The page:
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the holes for wires in entertainment centres

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Forum topic by michaelsgarage posted 390 days ago 785 views 0 times favorited 12 replies Add to Favorites Watch
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michaelsgarage

68 posts in 428 days


390 days ago

how big should the holes for wires/cables in entertainment centres be? i think 3 inches is a good number. i am in a big debate about this and i wanted your thoughts on the topic!


12 replies so far

View woodbutcherbynight's profile

woodbutcherbynight

1226 posts in 911 days


#1 posted 390 days ago

Is this for a unit you are building or just in general? I have customized holes in various cabinets based on need. Several factors were involved in these customizations.
1. The size of the largest plug used
2. Total number of cables that will go through, now how big of a wad of cables is this?
3. When does the hole go from say 1 1/4” to entirely too large and look out of place? (like the 6” one a friend wanted)

To me 3” looked big when I sat down and drew it on paper. I measured two holes in cabinets I have here at the house and both are 1 1/4” with 3 cables that plug in and two “other” cables.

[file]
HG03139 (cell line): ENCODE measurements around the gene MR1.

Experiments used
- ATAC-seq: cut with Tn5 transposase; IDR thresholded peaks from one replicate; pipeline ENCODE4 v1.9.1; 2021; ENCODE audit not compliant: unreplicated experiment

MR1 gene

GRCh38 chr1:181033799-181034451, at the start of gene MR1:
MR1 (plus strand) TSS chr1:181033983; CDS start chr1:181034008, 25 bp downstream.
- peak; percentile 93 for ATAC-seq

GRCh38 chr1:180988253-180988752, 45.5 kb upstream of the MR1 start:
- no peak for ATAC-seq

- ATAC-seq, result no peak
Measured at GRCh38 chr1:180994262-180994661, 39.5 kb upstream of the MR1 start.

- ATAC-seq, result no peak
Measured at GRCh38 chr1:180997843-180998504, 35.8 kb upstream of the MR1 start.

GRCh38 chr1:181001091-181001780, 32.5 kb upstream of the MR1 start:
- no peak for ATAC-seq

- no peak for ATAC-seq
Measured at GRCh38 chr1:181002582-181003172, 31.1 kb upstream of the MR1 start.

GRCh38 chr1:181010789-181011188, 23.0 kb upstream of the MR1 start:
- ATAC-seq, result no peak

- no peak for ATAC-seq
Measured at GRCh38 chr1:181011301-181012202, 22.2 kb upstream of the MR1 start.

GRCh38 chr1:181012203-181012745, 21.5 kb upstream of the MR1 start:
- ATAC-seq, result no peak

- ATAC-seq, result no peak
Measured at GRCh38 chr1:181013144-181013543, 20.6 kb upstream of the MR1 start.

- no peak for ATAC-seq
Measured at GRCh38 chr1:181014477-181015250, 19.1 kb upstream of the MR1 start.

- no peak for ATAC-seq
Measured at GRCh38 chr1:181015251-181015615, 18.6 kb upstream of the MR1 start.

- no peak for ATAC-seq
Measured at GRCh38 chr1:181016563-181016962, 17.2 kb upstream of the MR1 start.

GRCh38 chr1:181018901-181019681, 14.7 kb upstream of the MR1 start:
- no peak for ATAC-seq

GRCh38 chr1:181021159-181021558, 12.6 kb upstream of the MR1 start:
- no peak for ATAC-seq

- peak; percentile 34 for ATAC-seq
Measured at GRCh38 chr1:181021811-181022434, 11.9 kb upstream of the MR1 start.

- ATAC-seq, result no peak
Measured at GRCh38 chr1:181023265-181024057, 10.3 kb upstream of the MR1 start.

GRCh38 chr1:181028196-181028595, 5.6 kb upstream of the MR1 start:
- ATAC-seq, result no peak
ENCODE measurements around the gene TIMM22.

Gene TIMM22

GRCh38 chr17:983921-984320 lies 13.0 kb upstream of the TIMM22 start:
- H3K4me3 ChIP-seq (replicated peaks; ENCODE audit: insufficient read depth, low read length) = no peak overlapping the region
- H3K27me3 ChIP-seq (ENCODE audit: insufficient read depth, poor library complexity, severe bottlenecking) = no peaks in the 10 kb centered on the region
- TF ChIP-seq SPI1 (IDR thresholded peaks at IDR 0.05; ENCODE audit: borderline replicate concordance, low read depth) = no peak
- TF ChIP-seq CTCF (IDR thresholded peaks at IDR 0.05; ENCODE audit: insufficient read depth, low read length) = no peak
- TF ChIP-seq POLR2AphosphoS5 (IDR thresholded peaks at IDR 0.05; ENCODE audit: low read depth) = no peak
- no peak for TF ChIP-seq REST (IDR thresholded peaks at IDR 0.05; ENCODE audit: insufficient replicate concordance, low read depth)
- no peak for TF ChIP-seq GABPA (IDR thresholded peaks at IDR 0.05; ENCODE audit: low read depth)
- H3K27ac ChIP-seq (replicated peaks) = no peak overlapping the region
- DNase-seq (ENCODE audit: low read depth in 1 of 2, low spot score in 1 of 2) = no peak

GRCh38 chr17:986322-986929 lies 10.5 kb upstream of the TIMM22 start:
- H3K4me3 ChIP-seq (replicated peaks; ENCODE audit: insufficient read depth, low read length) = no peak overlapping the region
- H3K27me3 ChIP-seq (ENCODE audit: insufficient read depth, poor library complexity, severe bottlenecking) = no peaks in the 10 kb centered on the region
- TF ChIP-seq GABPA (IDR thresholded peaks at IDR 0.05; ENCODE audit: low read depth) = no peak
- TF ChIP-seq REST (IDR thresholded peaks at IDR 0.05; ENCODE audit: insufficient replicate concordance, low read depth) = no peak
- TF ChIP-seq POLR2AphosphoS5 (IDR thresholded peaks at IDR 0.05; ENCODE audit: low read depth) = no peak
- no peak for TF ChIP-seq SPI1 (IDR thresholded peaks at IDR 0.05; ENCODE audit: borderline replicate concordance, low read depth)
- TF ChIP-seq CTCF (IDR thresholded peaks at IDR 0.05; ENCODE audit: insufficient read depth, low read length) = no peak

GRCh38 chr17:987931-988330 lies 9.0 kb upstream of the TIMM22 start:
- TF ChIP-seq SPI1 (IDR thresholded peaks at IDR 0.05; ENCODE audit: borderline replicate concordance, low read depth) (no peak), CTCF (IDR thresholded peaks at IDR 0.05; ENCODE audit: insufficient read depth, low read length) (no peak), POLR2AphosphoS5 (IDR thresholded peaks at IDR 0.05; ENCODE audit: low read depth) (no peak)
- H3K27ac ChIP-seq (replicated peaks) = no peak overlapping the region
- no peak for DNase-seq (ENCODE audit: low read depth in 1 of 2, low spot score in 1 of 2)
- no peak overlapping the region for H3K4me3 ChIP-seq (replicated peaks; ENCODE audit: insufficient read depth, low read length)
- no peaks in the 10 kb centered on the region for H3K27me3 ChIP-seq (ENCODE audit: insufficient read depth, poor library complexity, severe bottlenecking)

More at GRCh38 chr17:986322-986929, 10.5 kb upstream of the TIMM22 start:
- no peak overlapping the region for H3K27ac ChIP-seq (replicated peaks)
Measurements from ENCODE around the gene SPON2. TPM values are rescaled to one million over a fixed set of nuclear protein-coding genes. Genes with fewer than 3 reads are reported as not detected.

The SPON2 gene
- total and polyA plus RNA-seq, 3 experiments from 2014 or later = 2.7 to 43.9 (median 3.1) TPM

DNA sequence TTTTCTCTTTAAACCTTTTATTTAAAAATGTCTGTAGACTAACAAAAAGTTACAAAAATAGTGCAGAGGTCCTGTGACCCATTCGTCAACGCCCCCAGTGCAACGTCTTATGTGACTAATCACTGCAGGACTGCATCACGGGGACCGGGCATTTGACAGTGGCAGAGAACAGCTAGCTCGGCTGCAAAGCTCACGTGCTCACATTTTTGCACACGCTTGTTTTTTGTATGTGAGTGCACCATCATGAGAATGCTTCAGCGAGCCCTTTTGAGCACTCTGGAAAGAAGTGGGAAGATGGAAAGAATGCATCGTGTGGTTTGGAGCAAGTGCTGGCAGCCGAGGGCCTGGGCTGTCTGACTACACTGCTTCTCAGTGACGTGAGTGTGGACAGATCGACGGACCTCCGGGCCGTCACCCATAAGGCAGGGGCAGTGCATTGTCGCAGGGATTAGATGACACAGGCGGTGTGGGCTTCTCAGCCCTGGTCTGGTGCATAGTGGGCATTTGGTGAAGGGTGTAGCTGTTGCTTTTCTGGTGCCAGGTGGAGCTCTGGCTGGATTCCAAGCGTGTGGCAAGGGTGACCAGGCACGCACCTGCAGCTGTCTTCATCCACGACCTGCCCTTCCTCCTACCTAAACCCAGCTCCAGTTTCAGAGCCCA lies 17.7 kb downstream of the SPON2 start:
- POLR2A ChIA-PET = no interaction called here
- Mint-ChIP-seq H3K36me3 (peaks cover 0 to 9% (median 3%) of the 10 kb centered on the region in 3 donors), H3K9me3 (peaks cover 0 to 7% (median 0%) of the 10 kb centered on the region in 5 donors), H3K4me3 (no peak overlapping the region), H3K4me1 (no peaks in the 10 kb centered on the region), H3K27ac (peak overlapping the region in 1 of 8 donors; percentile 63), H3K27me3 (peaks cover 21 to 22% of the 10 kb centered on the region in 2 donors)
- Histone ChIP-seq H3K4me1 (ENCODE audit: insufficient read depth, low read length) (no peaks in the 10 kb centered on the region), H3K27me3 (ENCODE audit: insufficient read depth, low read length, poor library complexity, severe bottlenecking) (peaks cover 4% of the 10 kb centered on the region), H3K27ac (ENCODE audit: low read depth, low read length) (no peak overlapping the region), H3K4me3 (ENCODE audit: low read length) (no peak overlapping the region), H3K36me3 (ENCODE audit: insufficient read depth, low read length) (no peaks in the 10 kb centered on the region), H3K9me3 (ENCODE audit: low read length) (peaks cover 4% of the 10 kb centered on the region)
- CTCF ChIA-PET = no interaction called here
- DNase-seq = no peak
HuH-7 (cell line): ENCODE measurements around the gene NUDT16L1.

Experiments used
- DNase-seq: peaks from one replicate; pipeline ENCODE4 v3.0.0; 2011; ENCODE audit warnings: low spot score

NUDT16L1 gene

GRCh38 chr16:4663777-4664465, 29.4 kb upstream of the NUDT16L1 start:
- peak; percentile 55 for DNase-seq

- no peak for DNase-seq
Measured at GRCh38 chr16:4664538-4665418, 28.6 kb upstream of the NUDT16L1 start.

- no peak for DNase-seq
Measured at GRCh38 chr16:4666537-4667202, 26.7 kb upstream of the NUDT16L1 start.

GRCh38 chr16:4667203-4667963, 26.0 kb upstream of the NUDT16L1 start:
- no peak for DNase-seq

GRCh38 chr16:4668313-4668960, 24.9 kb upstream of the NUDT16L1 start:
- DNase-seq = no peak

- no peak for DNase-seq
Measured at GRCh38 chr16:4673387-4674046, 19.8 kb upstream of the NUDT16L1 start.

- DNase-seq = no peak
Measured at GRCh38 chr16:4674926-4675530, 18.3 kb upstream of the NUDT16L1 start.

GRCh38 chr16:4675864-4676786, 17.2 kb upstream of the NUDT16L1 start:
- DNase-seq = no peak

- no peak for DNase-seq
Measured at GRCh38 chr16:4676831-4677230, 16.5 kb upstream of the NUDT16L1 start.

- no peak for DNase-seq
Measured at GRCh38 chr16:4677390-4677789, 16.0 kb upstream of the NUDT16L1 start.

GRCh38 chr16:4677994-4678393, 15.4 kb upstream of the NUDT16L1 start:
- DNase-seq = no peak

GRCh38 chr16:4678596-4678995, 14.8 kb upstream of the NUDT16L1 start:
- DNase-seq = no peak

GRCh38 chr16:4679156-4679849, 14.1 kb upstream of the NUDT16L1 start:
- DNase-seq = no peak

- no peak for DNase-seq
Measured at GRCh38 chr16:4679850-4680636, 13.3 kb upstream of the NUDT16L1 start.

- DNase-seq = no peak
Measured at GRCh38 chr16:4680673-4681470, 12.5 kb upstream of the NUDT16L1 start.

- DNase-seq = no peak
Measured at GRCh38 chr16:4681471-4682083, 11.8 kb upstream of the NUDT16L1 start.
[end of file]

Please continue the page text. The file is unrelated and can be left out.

-- Live to tell the stories, they sound better that way.

View waho6o9's profile

waho6o9

4449 posts in 1079 days


#2 posted 390 days ago

I made a hinged door for each cubicle and drill the holes around an inch,
and all the wires laid in a trough behind the cabinet nice and neat.

So if you’re going to run everything through one hole a couple of inches
should suffice.

View Jay Wells's profile

Jay Wells

58 posts in 394 days


#3 posted 390 days ago

Depends on the number of wires.

One unit could have four to six cables for video and sound.

Take that and add room for the plug in end of the power cords. Nothing more frustrating than having to unplug everything to get the power cord thru.

-- Find your limitations, and ignore them!

View ellen35's profile

ellen35

2545 posts in 1934 days


#4 posted 390 days ago

What about the size of a plug plus a little extra?

-- "Don't let the perfect be the enemy of the good." Voltaire

View huff's profile

huff

2722 posts in 1787 days


#5 posted 389 days ago

I like using the plastic wire gromments to give a more finished look (even on the interior of a unit) and most of the ones I order are 2 or 2 1/2”.

-- John @ http://www.thehuffordfurnituregroup.com

View dhazelton's profile

dhazelton

1101 posts in 798 days


#6 posted 389 days ago

Three inches sounds honkin’ big. But what works for you and the AV equipment you have? There is no one answer.

View RussellAP's profile

RussellAP

2895 posts in 788 days


#7 posted 389 days ago

1 1/4 is plenty if the shelf can only accommodate one electronic piece. Be sure to place the hole dead center so you don’t see it. I built one and put the hole on the right side of the back and you can see it.